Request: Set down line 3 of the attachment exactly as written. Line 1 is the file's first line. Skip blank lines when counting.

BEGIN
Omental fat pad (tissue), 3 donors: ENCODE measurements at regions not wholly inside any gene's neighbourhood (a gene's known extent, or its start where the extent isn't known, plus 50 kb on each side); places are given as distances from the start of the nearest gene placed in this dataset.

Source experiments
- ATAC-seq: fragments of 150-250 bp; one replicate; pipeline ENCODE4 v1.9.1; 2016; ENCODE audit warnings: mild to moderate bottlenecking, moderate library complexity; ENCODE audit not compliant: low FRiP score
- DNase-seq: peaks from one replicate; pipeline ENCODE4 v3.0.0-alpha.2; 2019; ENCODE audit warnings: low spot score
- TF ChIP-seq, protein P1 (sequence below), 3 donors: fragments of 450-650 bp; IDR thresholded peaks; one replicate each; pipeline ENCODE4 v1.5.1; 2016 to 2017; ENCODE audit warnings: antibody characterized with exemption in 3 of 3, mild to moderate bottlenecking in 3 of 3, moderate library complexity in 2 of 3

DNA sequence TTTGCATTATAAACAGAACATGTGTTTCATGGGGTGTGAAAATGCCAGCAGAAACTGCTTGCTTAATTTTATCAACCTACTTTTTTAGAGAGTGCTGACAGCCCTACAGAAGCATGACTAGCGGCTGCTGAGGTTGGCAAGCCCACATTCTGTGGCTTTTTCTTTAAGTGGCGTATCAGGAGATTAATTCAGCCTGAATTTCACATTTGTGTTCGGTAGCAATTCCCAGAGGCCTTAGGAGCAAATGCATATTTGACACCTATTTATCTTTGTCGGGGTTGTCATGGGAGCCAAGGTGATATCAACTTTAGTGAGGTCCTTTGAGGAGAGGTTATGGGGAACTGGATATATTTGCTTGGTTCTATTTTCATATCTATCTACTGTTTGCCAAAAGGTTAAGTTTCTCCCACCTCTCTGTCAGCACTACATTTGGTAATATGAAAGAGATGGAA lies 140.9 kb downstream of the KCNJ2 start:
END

- ATAC-seq: fragments of 150-250 bp; one replicate; pipeline ENCODE4 v1.9.1; 2016; ENCODE audit warnings: mild to moderate bottlenecking, moderate library complexity; ENCODE audit not compliant: low FRiP score